Q1. What initially prompted you to contact Nick?
I came across Nick’s blog via his website http://www.autisticnick.com
I clicked onto the first post which was titled “What’s it like being Autistic?” and began reading. I then took a deep breath, and began composing an email (which I dictated to my assistant whilst I sat on the couch drinking wine and stroking my dog).
But seriously (the dog isn’t allowed into the house and I haven’t got the funding for an assistant) it was because I loved his writing style which is so insightful and funny and the issues that he talked about resonated a lot with me as my son *Ben who is also supper funny and I thought that Nick would be a great mentor for him and for me too as someone going into the Autism world blind.
To me Nick is like a French tutor.
Him and *Ben both speak fluent French whilst I am still waiting for Nicole Kidman to translate for me at a UN conference.
Because the only phrase I can say is “How do I get to the shops?”
Q2. After the initial meeting how did you feel moving forward and employing him to work with *Ben?
My heart soared and I started to sing “The hills are alive with the sound of autism.” Until *Ben told me to stop as people were looking and some were filming me via their phones. I just had a gut feeling that this was going to work. I cannot explain it other than that.
Q3. How did*Ben react?
It makes me a bit teary thinking about it and as I stood at my bedroom window, the wind blowing the blinds and the rain pouring down, I took to my desk and began writing in my journal with some soft French music playing on a low hum in the background. My revive was only interrupted when *Ben banged on my door because the internet was down due to me going over our broadband limit by being on the Justin Trudeau fan page and asked me what was for dinner.
The day *Ben met Nick he threatened me that even if I decided not to see let *Ben see Nick he would run away to see Nick anyway. This is absolutely remarkable as they had hardly spoke for more than 5 mins.
I was even honoured with a hug from *Ben after we met Nick. My take on the hug was that he was so grateful I finally got it right for him he gifted me a hug. I rarely get hugs from *Ben. And I rarely get it right.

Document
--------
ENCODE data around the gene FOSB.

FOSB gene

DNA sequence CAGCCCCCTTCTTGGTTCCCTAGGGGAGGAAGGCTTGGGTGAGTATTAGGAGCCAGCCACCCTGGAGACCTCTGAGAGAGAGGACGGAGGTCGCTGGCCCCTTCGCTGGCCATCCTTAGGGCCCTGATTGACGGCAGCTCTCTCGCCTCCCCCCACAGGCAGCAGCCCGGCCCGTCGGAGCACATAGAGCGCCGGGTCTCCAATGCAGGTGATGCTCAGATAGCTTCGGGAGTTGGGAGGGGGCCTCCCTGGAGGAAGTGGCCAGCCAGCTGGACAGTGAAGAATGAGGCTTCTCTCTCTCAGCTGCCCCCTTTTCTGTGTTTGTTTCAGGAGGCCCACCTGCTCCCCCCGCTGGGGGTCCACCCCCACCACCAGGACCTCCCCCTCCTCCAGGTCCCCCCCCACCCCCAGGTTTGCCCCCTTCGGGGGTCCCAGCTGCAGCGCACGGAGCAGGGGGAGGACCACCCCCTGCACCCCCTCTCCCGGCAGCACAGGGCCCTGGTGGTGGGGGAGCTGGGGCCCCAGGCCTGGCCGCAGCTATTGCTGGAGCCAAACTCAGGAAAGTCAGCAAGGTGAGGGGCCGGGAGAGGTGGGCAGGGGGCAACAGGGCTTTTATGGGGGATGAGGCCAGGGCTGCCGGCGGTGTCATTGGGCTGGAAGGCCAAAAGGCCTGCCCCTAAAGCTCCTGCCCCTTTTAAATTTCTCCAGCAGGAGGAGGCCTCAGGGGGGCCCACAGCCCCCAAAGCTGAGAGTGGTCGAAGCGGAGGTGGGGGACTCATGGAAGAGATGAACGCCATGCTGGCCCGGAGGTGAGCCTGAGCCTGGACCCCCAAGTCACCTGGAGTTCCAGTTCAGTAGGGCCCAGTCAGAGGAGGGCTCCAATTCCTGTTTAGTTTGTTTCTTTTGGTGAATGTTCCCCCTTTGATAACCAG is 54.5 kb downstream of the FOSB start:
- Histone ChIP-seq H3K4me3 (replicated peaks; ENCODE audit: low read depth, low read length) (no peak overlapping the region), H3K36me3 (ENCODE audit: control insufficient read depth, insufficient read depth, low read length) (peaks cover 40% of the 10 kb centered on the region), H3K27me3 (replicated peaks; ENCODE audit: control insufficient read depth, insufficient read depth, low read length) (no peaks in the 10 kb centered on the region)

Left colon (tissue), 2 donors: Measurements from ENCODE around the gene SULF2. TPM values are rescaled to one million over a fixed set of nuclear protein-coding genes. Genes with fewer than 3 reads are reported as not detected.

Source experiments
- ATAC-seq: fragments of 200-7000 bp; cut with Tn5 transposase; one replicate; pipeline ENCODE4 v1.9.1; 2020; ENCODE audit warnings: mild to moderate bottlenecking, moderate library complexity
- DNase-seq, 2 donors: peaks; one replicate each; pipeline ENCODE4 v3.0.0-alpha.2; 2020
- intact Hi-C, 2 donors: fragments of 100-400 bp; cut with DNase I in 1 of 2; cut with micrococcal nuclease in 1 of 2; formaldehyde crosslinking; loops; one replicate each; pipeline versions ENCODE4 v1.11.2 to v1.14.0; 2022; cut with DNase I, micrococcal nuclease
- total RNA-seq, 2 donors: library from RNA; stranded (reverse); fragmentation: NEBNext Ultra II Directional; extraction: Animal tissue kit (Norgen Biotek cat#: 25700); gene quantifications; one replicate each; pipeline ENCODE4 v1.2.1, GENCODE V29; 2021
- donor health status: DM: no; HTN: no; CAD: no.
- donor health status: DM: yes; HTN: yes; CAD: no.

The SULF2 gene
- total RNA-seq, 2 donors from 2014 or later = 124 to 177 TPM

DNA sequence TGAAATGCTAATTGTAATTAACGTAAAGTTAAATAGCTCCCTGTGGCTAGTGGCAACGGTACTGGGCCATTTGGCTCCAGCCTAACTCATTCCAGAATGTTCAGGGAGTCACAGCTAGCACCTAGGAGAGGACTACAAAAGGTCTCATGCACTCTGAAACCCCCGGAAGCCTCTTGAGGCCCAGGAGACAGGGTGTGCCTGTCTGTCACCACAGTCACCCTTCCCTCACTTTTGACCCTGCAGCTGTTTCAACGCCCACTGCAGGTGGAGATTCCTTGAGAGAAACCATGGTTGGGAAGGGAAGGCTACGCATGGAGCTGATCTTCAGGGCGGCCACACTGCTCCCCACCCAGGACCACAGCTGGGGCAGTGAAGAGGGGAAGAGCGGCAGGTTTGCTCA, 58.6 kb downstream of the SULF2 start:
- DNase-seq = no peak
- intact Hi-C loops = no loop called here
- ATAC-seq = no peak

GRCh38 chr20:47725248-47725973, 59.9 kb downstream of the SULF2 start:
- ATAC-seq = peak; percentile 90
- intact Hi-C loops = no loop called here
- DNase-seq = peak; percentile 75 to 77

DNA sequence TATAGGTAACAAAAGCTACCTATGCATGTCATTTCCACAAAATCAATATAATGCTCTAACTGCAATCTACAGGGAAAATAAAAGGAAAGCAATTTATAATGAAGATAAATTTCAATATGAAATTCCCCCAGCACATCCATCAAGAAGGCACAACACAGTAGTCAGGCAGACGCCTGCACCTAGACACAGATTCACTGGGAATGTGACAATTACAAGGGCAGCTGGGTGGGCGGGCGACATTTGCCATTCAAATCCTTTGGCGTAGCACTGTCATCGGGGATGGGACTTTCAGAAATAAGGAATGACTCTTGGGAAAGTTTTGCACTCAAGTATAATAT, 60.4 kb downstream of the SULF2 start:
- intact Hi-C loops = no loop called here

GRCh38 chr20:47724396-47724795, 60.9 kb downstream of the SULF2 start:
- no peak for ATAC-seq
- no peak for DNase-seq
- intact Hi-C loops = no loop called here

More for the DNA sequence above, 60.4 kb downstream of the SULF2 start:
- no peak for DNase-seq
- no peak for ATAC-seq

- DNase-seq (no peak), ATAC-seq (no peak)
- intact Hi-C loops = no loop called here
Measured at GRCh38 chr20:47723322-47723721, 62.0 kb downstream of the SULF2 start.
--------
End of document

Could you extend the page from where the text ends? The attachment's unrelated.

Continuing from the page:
At first during the first visit *Ben ran into his room and I thought oh, oh, no, here we go another carer bites the dust, but no *Ben was having a rest because his cheeks were starting to hurt from all the laughing and smiling and I was mixing drinks at the bar which my husband had recently constructed
Q4. Coming towards the end of this mentoring for the time being what are your thoughts about how it all went?
Yes, it went really well.
Q5. Did it work for you?
Yes. I realised that we needed two plans though.
To build Nicks trust, and to stretch Nick out of his comfort zone
To have a plan for *Ben taking into account Nicks needs
Q6. Were all your goals and expectations met?
Above and beyond. I had an idea that Nick had a key to helping me understand *Ben and I had no idea exactly how much.
Q7. Have you seen it having a positive impact on *Ben?
Yes, Ben’s self-esteem went up a lot, he loved to laugh with Nick.
*Ben tested him quite a lot as he has had a long history of people seeing carers and people leave him when he exhibits unwanted behaviours, this didn’t faze Nick at all and he which was great for *Ben to experience.
Q8. What have you learnt as a parent of an autistic child?
I observed that in both Nick and *Ben that they almost have genius abilities in certain areas and a with little work to make accommodations and a plan and we can unlock these to help others and so they can contribute their very unique skills. I am not confident that there is the awareness or the systems in place disability organisations who are supposed to help autistic kids to support this and there are a lot of high functioning autistic’s who can contribute amazing things go completely untapped.
These are Nicks handy tricks and worked brilliantly;
- To take it slow at first – snow ball.
- Be very clear and specific on instruction
- I need to be careful how I say things, slight changes in how I say something could sound mean to *Ben and Nick I had to be careful on the literal meaning of things e.g. I said xx and Nick explained that I needed to rephrase it and we then asked *Ben who said yes of course you need to say it differently as if it was the most natural thing in the world
- Don’t be afraid to call behaviour like it is
- Use Distraction for unwanted behaviours vs consequence
Q9. Would you employ Nick again?
Yes, yes, yes
Q10. What has *Ben thought about Nick entering his life?
Awesome and he misses him a lot. I am already trying to organise the next visit. But we live so far away it is quite difficult.
*I tried to speak to *Claire this morning but I only got a Canadian International dialing tone
*The names have been changed just a FYI
1 thought on “A Mentoring Interview”
[…] 8. I became a mentor to a young Autistic boy in Rockingham. To read more about how it went you can click here https://autisticnick.com/2018/02/08/a-mentoring-interview […]